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The Rowing Sensor Aiming at Improving Technique | The Tech Race


Welcome to The Tech Race. In rowing, the difference
between winning and losing can be razor thin. This rowing sensor can make
the difference. Why? (ROWING POWER SENSOR) This technology is key to
collecting data about the rower’s effort,
and with this information, to improve accuracy without
expending unnecessary energy. Nowadays, to reach the Olympic
Games with a good level, you need technology
that helps to train to the most precise level. Training has to be of a very
good quality for the athlete to achieve maximum performance. (ARGENTINA) (BUENOS AIRES) (ARGENTINIAN NATIONAL ROWING
CENTRE) At the National Rowing Centre
in Buenos Aires, we investigate a technology
that measures the frequency, amplitude and movements of
the rower. Technically, it is a row-meter
attached to the boat, and with this technology, we
can measure what happens with each stroke, during
a regatta or whilst training. You can measure the necessary
power, speed, angle of entry and exit of the
oars and boat movement so that the trainer can give
the right feedback. The system is made up of
three parts – the rowlock,
which measures force and angle. An accelerometer that goes
inside the boat, which measures acceleration,
then underneath a propeller, it measures the boat’s speed. (SINCE THE OLYMPIC GAMES
STOCKHOLM 1912, RACES ARE COMPETED
OVER A 2,000M COURSE) With this device we can see
a visual representation of how an athlete performs during
a training session. These variables are sent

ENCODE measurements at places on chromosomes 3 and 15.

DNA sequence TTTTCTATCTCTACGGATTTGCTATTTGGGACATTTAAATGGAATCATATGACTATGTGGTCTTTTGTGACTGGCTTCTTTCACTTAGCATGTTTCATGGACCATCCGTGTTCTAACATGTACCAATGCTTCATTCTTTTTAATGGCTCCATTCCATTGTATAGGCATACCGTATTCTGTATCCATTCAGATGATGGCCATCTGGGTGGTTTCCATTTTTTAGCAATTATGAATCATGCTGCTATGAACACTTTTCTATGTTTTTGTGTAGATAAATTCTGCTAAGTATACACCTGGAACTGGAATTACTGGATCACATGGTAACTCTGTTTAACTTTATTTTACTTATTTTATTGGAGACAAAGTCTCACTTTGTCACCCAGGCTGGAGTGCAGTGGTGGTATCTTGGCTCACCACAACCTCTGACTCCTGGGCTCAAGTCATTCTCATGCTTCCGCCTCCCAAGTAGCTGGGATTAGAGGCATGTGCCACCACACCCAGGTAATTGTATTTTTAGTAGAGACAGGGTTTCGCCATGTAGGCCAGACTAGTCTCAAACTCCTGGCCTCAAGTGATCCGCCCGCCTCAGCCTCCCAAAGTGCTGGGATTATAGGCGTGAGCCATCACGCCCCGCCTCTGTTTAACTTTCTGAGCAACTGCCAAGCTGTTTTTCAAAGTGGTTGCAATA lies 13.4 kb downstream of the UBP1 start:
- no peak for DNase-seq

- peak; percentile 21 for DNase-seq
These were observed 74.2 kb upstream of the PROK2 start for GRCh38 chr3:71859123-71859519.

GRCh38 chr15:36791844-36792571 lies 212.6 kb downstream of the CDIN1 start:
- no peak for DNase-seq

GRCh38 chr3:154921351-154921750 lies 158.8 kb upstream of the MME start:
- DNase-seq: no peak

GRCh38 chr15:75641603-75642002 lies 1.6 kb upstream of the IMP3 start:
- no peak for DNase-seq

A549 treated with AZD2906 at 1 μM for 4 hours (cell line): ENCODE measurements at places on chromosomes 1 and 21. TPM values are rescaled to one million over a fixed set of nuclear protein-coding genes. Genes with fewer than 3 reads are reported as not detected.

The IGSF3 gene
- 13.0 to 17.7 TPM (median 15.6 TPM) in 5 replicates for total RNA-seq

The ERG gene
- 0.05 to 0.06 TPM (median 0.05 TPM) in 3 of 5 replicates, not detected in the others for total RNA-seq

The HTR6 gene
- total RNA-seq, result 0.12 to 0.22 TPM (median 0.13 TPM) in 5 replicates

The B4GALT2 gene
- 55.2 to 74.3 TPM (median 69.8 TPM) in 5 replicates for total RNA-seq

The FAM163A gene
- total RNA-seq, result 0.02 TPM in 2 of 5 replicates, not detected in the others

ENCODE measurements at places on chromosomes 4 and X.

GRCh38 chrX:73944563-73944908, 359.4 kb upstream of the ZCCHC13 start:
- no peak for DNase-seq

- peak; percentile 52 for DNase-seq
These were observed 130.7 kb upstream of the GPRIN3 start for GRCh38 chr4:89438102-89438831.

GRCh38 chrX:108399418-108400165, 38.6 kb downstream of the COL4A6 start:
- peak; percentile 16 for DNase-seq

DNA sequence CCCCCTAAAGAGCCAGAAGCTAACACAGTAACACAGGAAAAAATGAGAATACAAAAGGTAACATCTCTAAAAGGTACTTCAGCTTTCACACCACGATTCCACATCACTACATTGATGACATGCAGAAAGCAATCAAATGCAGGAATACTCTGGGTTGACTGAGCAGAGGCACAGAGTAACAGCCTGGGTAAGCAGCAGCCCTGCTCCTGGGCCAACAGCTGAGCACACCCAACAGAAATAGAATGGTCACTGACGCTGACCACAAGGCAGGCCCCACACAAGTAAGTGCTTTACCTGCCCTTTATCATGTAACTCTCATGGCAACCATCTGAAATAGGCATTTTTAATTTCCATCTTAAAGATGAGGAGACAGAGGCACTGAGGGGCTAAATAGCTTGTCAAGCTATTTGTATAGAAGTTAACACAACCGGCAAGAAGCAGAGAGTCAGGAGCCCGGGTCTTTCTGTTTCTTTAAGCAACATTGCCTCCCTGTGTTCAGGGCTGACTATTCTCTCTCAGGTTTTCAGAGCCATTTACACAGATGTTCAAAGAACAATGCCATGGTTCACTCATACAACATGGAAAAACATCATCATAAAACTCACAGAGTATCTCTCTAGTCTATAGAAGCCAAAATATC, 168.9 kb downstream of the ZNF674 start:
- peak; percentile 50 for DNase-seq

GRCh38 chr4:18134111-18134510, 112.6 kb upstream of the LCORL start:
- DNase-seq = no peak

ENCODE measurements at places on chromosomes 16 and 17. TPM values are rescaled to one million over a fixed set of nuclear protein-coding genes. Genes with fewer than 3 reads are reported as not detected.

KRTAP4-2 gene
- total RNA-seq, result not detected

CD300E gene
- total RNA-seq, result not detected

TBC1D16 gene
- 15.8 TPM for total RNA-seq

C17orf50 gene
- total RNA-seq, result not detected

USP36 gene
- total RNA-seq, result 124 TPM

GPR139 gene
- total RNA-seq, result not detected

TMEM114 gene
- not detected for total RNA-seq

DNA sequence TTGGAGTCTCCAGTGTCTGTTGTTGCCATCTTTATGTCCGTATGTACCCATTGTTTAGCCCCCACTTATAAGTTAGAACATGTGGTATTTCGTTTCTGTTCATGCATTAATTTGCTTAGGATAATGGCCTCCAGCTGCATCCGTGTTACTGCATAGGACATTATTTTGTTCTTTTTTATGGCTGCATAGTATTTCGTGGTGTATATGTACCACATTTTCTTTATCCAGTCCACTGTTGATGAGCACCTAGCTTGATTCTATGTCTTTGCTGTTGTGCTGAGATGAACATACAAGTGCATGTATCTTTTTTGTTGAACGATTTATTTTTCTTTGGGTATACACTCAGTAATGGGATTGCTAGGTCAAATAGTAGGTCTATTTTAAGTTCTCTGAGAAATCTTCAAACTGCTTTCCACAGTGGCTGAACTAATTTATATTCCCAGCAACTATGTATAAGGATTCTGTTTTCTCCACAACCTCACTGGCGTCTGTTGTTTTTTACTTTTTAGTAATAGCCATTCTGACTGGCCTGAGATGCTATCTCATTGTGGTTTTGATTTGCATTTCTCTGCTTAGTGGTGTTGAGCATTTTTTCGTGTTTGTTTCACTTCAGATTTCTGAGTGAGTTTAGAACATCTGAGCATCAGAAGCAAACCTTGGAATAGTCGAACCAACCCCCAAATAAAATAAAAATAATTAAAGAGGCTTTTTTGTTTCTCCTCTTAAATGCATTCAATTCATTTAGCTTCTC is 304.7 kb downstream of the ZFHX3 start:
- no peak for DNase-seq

to the computer and saved. Depending on the quality of
the data recordings chosen, it could be minutes or hours of
information. (BARON PIERRE DE COUBERTIN, FOUNDER OF THE MODERN
OLYMPICS, WAS A ROWER) In the past,
one would film and repeat, then watch the film
in slow motion, and calculate times on paper
with a stopwatch. Here she’s applying more force
on this oar. Here, the changes in speed
are varying too much to produce a good rowing movement. We will have to go over things. It’s like asking someone
to calculate a square root on paper,
or giving them a calculator. The device measures force
and acceleration on both axes, behind and in-front
and vertical – up and down. It also measures the angle of
entry and exit of the oar in the water. The rowing stroke is divided
into several phases – out of the water
and in the water. That’s when the boat
begins to move. When we slide forwards in the
boat, if we do it quickly, the stroke is annulled. This helps us to become aware
of our propulsion, power and velocity
in the water. (LUCIA PALERMO PARTICIPATED IN
THE OLYMPIC GAMES ATHENS 2004, LONDON 2012 AND RIO 2016) Rowing has been staged at all
the editions of the Olympic Games since Paris 1900. Elisabeta Lipa holds the most
Olympic medals for rowing. Between Los Angeles 1984 and
Athens 2004, she won five gold, two silver and one bronze
medals – successes that can only be
achieved when technique is mastered to perfection. The oar has a key amount of
time between when it is out of the water and the boat
begins to accelerate, that time is crucial in every
single stroke. There are 240 strokes in
each regatta. If we gain 1cm in each stroke,
we would gain 2.5m overall. Sometimes you win by
a centimetre. The difference between a gold
medal or nothing is very small. Every centimetre counts. (THE TECH RACE)

Glenn Chapman

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